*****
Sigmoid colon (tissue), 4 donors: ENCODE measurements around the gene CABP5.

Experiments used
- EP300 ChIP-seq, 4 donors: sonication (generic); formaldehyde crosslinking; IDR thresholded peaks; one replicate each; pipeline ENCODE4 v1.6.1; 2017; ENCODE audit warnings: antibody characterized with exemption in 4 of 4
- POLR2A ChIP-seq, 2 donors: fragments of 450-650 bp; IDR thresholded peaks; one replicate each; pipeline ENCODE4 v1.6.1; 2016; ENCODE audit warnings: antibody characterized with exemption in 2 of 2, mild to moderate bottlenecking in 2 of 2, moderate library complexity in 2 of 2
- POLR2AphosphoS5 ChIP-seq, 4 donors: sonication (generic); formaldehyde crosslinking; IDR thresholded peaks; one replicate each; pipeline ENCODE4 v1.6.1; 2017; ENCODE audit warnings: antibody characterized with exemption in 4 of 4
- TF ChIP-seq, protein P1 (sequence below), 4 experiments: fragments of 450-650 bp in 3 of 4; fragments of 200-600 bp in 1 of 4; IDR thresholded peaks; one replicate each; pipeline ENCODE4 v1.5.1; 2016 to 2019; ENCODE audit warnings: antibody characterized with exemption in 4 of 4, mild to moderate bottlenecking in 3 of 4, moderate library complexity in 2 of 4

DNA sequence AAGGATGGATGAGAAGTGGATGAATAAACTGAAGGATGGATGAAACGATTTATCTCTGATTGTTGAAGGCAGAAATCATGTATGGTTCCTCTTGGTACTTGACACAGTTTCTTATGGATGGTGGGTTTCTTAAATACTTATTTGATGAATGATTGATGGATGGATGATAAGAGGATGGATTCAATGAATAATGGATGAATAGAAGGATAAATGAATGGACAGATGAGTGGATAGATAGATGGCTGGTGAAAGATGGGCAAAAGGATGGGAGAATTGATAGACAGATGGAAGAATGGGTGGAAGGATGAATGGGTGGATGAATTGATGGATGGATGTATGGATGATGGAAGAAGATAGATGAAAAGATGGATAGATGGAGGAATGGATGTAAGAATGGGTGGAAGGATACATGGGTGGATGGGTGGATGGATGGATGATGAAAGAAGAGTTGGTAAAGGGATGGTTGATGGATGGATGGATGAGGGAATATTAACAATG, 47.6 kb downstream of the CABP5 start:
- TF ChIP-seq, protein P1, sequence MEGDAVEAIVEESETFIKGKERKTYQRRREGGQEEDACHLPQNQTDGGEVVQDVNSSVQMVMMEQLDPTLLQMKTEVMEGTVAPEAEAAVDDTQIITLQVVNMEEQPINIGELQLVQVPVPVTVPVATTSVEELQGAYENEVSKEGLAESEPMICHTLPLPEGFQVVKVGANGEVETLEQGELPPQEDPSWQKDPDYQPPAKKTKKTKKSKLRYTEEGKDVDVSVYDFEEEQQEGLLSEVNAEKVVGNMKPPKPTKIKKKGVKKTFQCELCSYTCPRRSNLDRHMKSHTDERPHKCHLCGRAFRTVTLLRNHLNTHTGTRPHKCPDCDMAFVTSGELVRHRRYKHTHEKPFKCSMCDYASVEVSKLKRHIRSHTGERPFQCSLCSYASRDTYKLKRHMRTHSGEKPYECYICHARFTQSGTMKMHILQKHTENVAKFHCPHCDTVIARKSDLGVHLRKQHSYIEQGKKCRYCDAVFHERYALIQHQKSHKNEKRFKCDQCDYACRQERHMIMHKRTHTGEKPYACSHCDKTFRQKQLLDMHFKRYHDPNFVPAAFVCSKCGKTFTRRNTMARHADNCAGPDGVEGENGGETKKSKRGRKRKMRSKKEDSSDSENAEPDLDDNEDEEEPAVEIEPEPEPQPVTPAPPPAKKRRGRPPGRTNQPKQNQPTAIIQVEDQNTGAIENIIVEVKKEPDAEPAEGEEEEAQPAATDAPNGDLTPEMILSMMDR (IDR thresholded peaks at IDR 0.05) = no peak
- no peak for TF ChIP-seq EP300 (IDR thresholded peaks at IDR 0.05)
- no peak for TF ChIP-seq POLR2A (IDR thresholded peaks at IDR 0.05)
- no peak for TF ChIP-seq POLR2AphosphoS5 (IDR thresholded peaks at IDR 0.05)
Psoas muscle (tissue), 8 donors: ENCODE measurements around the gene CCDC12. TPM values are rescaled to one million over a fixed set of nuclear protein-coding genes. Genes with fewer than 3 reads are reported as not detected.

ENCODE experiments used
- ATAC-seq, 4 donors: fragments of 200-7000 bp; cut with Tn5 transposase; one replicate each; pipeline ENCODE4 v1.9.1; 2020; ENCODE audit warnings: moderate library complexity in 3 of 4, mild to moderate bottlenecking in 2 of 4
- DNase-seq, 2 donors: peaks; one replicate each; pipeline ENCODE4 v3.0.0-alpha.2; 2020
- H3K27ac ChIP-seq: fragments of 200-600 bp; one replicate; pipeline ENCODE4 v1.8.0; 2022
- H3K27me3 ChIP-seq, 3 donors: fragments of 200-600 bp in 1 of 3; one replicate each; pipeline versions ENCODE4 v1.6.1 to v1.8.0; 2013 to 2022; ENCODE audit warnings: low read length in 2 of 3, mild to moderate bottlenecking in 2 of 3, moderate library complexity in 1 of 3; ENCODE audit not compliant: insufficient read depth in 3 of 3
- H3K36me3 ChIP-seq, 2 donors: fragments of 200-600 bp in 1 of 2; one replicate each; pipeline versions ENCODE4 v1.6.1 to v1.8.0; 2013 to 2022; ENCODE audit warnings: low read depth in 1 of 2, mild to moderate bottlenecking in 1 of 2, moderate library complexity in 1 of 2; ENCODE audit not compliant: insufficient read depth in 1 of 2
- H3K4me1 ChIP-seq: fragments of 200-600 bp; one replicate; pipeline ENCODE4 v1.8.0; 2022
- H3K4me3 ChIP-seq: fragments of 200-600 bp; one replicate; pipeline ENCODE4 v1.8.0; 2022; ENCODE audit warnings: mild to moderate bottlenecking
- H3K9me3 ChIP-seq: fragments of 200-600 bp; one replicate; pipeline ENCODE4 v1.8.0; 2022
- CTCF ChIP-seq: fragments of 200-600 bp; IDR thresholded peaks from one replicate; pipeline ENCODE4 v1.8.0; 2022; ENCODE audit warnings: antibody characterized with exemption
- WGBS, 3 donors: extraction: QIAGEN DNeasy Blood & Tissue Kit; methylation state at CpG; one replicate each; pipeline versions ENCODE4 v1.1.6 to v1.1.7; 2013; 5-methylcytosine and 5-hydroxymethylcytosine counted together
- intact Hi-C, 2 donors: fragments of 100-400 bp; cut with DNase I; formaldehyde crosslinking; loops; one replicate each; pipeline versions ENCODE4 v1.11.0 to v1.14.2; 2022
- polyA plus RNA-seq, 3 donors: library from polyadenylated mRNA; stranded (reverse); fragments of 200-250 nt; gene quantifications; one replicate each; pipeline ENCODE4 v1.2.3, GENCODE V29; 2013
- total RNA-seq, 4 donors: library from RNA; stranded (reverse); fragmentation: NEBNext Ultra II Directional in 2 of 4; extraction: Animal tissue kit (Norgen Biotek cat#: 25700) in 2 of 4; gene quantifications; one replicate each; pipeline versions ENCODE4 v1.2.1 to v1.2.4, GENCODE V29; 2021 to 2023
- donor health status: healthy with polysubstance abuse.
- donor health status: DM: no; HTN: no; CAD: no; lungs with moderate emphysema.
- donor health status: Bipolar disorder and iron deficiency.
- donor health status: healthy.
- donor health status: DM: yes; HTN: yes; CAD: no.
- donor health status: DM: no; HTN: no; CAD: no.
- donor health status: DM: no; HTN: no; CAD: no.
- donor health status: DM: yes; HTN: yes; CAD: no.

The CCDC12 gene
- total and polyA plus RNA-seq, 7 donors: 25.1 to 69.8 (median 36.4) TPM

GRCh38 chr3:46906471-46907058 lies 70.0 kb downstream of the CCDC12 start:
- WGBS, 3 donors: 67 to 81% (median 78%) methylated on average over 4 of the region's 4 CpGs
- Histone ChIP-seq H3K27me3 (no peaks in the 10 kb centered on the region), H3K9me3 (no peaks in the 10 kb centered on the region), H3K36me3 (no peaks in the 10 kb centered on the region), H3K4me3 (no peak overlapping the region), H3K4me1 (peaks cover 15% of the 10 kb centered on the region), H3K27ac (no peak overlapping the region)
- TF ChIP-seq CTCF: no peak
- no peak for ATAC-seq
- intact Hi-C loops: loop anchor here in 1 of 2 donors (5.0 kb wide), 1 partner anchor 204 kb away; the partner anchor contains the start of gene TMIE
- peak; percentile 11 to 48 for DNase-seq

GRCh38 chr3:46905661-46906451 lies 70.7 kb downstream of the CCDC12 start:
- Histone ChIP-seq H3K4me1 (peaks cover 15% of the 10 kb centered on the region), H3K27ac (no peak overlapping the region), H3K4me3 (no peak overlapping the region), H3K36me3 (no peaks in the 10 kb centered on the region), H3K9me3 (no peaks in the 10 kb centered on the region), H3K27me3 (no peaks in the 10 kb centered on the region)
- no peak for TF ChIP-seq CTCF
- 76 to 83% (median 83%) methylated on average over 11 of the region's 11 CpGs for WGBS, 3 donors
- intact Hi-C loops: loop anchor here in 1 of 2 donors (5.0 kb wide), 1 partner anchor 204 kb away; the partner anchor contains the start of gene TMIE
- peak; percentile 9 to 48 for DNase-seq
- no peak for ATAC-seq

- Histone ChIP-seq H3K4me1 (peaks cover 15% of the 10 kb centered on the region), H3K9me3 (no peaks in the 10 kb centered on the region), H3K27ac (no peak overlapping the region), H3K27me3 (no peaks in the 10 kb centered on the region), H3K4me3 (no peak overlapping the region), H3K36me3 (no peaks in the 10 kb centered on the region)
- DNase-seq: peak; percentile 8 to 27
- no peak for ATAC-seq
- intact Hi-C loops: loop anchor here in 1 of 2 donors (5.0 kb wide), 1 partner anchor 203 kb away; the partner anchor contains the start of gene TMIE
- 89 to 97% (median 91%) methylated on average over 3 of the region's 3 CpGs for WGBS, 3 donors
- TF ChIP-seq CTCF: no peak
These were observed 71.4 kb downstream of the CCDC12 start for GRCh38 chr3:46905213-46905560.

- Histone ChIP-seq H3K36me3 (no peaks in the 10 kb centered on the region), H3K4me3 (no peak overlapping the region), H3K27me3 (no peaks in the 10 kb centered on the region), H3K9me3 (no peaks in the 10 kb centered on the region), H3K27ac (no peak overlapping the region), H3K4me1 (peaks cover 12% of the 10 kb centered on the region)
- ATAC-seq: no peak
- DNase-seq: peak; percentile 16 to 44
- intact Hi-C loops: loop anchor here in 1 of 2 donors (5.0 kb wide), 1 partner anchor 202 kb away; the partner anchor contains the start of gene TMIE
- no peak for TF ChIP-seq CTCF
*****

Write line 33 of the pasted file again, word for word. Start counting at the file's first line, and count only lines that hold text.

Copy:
- donor health status: DM: no; HTN: no; CAD: no.